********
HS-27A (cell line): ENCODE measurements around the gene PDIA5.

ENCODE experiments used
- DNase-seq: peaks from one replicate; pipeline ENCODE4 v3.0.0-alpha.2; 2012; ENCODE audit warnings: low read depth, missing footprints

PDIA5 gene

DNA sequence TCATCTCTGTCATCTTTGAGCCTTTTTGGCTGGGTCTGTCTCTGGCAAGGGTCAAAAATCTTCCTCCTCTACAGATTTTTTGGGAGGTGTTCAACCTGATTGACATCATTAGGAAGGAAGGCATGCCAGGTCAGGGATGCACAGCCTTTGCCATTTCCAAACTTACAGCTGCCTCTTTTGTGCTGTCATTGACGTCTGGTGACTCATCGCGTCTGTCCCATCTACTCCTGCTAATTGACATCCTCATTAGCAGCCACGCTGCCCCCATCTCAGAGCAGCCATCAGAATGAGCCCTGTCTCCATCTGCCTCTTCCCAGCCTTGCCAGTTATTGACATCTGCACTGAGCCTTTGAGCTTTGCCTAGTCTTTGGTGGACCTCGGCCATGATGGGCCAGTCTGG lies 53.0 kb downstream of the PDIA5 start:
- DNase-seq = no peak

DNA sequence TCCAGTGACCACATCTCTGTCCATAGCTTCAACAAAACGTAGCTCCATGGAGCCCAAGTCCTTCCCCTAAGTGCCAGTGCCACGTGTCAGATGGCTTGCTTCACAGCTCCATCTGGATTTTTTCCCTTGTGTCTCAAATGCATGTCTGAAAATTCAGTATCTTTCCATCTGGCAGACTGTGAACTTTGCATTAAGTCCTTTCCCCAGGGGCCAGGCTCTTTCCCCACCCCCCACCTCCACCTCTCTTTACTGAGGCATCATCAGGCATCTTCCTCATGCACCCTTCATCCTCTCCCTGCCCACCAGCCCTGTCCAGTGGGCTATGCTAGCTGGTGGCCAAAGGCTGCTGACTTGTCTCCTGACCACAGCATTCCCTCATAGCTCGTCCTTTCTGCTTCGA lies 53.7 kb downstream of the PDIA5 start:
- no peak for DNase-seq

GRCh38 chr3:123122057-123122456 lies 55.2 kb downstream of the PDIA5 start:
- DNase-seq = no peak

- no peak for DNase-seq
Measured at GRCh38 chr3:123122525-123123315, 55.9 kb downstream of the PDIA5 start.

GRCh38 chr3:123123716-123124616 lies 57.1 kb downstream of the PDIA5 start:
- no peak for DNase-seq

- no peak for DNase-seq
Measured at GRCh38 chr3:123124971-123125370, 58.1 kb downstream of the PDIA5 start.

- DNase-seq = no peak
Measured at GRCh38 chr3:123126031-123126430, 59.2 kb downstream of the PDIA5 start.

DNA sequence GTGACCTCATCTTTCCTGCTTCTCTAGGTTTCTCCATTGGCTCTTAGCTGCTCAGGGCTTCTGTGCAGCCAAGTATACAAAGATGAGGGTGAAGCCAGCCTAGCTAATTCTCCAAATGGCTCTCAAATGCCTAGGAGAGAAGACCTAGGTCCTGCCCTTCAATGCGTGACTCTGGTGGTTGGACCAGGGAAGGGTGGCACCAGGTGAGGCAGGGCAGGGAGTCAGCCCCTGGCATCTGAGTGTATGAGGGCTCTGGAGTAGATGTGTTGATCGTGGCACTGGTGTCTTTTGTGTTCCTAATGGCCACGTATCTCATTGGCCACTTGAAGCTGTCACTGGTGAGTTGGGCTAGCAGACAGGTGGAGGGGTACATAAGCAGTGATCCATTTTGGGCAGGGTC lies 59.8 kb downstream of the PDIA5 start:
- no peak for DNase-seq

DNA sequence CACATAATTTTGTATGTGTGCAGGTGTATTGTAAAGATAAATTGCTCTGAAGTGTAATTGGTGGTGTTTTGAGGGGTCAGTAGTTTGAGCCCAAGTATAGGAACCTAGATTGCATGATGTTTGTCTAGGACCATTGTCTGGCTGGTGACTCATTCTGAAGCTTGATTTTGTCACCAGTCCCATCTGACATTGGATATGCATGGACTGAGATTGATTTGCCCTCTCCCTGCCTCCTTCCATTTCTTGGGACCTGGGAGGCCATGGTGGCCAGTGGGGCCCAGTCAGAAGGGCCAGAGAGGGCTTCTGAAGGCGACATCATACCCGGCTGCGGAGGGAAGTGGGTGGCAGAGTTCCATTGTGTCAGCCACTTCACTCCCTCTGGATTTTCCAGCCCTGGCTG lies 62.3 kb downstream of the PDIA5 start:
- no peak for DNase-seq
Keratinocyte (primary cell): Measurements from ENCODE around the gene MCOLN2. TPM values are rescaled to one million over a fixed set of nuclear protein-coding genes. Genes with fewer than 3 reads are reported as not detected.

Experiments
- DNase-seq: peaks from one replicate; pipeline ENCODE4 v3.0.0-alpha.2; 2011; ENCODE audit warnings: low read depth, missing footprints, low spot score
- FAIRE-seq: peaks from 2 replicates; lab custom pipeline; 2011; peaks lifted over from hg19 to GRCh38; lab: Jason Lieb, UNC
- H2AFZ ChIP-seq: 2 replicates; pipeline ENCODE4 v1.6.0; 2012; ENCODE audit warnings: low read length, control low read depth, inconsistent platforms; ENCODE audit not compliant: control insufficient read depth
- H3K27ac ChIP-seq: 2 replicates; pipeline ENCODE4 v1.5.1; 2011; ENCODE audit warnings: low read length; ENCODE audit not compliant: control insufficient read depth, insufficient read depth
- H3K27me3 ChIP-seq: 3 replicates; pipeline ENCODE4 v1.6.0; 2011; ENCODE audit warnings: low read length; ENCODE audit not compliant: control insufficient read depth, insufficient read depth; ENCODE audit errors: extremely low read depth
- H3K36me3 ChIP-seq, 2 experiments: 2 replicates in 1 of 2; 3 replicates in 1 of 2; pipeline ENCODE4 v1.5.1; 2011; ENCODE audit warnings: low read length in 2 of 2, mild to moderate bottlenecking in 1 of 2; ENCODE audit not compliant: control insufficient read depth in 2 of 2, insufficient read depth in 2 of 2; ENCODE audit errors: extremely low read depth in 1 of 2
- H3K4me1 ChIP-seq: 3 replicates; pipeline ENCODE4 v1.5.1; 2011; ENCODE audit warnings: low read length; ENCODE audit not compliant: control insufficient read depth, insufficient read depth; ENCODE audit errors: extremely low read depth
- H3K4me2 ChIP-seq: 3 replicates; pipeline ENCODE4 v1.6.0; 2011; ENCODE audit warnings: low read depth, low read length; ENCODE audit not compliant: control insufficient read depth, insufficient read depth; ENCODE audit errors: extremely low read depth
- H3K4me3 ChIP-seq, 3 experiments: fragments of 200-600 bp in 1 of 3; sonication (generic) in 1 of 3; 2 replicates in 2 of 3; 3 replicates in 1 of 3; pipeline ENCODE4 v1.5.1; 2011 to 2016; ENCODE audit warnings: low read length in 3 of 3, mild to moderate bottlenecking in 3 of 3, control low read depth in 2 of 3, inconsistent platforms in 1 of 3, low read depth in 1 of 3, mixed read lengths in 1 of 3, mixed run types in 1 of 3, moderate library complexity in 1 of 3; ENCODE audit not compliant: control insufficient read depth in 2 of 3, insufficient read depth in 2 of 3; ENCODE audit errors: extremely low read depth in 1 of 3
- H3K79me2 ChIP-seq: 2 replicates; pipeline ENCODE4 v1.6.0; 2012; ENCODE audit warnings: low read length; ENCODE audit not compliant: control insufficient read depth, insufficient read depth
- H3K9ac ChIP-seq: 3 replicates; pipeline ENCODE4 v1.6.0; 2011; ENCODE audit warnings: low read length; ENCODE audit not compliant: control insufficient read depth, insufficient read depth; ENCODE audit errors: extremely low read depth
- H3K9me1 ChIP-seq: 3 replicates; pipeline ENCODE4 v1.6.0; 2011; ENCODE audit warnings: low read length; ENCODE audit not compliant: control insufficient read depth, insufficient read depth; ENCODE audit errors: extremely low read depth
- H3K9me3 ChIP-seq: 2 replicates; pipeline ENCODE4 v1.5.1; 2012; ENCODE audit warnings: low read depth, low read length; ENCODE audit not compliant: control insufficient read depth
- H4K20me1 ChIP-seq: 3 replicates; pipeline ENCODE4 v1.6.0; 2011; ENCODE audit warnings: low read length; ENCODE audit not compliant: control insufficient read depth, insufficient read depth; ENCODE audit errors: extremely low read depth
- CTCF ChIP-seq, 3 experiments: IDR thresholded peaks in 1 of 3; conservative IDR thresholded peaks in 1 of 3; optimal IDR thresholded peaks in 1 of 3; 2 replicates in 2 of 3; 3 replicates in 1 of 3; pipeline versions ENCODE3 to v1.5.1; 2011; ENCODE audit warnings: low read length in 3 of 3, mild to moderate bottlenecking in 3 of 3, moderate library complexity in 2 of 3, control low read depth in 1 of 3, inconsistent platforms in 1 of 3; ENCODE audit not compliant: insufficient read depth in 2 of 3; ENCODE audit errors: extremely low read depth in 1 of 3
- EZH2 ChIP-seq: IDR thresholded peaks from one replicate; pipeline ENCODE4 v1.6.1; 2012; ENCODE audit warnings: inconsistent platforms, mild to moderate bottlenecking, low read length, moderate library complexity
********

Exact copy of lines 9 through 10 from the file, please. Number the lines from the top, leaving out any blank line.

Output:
GRCh38 chr3:123122057-123122456 lies 55.2 kb downstream of the PDIA5 start:
- DNase-seq = no peak